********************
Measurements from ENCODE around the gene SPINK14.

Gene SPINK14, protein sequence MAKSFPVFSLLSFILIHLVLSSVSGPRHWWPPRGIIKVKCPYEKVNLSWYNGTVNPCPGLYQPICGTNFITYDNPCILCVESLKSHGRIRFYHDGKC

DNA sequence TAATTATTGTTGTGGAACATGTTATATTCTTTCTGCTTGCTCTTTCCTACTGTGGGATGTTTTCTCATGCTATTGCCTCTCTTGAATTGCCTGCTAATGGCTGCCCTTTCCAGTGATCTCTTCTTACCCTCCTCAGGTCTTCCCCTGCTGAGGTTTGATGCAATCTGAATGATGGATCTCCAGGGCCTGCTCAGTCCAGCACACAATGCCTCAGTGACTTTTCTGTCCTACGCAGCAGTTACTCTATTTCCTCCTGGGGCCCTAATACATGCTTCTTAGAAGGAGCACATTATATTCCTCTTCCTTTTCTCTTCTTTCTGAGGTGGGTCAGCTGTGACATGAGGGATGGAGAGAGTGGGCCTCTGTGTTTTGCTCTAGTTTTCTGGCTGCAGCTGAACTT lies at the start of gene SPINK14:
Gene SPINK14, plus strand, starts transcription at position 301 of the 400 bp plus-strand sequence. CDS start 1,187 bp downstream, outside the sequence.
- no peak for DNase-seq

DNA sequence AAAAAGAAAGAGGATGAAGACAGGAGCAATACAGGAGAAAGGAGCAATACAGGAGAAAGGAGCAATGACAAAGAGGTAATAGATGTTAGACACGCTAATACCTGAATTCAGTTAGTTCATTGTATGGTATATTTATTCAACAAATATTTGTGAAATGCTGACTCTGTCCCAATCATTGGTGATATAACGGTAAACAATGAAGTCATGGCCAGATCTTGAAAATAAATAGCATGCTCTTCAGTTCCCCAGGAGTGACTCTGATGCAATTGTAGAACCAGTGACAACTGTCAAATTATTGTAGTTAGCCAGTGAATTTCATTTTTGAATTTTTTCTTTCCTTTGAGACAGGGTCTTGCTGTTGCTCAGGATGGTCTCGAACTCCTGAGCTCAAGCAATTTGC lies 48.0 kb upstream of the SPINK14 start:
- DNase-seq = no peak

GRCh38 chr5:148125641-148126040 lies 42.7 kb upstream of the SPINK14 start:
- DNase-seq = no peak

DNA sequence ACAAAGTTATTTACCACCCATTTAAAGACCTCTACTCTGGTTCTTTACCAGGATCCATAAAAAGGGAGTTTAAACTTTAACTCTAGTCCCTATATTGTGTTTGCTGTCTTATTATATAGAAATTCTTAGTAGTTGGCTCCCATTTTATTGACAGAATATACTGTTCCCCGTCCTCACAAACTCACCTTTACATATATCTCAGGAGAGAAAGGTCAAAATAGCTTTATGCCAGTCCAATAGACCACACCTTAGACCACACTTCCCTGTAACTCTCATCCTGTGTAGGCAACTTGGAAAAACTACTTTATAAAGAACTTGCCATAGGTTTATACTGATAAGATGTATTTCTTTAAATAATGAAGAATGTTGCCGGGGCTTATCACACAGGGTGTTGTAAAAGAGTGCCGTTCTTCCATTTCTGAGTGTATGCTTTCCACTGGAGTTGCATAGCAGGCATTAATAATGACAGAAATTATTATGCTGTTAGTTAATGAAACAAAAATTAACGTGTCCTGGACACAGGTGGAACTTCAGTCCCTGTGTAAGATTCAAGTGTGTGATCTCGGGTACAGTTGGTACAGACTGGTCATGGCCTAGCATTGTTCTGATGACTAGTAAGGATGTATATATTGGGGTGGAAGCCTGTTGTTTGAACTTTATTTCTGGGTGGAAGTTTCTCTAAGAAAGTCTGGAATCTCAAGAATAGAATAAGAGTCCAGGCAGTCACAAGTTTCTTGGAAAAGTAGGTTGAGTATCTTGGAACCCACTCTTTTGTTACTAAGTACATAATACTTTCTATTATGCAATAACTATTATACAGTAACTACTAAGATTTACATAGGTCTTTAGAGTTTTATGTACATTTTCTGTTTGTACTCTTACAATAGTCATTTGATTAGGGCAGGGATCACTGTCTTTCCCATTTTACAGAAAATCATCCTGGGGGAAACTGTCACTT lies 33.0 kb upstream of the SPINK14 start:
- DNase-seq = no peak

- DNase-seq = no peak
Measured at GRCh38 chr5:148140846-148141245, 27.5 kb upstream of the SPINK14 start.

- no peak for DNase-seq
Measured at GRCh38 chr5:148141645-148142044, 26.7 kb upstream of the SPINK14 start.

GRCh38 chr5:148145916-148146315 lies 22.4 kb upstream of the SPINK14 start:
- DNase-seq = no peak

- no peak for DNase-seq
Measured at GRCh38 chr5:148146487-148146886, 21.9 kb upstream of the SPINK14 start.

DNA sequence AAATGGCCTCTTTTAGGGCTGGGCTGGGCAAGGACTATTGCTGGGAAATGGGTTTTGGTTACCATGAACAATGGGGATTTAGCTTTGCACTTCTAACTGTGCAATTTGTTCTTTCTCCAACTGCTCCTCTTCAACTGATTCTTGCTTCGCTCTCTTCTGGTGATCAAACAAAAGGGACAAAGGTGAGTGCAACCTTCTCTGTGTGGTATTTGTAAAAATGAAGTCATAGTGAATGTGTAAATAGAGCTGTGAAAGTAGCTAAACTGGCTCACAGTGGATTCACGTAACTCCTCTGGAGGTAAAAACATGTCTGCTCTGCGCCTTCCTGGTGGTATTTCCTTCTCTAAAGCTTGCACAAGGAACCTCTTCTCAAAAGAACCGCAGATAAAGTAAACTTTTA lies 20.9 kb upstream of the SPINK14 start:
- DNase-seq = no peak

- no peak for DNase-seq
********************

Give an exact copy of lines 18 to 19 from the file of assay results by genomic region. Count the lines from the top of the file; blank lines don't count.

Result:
- no peak for DNase-seq
Measured at GRCh38 chr5:148146487-148146886, 21.9 kb upstream of the SPINK14 start.